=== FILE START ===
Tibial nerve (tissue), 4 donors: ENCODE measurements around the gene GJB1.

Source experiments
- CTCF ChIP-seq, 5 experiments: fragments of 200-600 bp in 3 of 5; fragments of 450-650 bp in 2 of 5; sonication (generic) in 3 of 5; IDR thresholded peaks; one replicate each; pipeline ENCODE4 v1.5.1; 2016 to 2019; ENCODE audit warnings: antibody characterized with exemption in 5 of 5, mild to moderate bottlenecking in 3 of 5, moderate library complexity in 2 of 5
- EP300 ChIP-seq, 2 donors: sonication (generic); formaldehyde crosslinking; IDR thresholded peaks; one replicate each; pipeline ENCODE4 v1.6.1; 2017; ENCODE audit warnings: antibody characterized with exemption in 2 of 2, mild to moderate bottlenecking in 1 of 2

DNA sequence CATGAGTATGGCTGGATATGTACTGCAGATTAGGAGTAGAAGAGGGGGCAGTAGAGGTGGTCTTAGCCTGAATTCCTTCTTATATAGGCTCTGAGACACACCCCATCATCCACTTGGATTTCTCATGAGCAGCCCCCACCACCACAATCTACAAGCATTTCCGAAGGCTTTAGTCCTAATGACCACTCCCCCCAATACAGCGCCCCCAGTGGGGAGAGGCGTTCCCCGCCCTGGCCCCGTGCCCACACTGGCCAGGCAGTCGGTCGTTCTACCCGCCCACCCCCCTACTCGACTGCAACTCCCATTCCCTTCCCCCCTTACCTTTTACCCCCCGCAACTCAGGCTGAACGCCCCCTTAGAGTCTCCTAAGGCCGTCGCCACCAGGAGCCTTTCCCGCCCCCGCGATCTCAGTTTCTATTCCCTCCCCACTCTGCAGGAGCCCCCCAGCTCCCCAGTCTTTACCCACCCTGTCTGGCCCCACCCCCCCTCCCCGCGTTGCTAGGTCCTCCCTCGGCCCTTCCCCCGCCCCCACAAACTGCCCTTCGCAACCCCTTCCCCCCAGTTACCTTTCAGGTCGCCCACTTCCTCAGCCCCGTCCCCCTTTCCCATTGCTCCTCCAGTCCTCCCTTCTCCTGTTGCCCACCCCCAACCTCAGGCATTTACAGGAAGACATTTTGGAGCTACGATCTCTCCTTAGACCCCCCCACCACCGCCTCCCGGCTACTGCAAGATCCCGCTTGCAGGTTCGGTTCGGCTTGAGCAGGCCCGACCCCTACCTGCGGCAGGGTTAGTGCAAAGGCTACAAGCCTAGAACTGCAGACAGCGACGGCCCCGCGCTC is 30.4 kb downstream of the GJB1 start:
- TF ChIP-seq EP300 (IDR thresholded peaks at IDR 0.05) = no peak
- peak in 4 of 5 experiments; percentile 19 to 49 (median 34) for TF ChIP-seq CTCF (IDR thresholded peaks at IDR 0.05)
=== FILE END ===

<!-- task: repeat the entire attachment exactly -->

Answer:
Tibial nerve (tissue), 4 donors: ENCODE measurements around the gene GJB1.

Source experiments
- CTCF ChIP-seq, 5 experiments: fragments of 200-600 bp in 3 of 5; fragments of 450-650 bp in 2 of 5; sonication (generic) in 3 of 5; IDR thresholded peaks; one replicate each; pipeline ENCODE4 v1.5.1; 2016 to 2019; ENCODE audit warnings: antibody characterized with exemption in 5 of 5, mild to moderate bottlenecking in 3 of 5, moderate library complexity in 2 of 5
- EP300 ChIP-seq, 2 donors: sonication (generic); formaldehyde crosslinking; IDR thresholded peaks; one replicate each; pipeline ENCODE4 v1.6.1; 2017; ENCODE audit warnings: antibody characterized with exemption in 2 of 2, mild to moderate bottlenecking in 1 of 2

DNA sequence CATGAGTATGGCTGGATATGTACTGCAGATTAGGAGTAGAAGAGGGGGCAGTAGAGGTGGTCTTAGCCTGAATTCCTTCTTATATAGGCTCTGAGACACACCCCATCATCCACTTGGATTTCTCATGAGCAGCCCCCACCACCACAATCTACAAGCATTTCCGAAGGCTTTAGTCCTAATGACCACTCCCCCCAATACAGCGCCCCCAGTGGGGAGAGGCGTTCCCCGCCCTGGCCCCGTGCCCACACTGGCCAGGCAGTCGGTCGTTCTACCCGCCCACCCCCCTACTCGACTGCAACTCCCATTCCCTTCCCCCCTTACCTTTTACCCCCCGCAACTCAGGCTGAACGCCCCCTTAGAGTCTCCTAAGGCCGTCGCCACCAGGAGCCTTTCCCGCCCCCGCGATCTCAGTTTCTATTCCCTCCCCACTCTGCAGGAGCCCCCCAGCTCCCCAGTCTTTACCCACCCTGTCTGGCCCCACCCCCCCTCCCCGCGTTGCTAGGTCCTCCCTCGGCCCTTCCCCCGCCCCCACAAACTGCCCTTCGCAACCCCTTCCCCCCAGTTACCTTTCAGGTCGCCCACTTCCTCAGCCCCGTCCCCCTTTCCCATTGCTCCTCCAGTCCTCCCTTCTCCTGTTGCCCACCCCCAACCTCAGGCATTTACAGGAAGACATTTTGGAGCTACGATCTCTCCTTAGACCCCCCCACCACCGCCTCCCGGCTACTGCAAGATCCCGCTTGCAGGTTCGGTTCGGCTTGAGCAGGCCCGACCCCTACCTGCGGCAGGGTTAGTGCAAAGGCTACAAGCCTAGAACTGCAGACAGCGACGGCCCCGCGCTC is 30.4 kb downstream of the GJB1 start:
- TF ChIP-seq EP300 (IDR thresholded peaks at IDR 0.05) = no peak
- peak in 4 of 5 experiments; percentile 19 to 49 (median 34) for TF ChIP-seq CTCF (IDR thresholded peaks at IDR 0.05)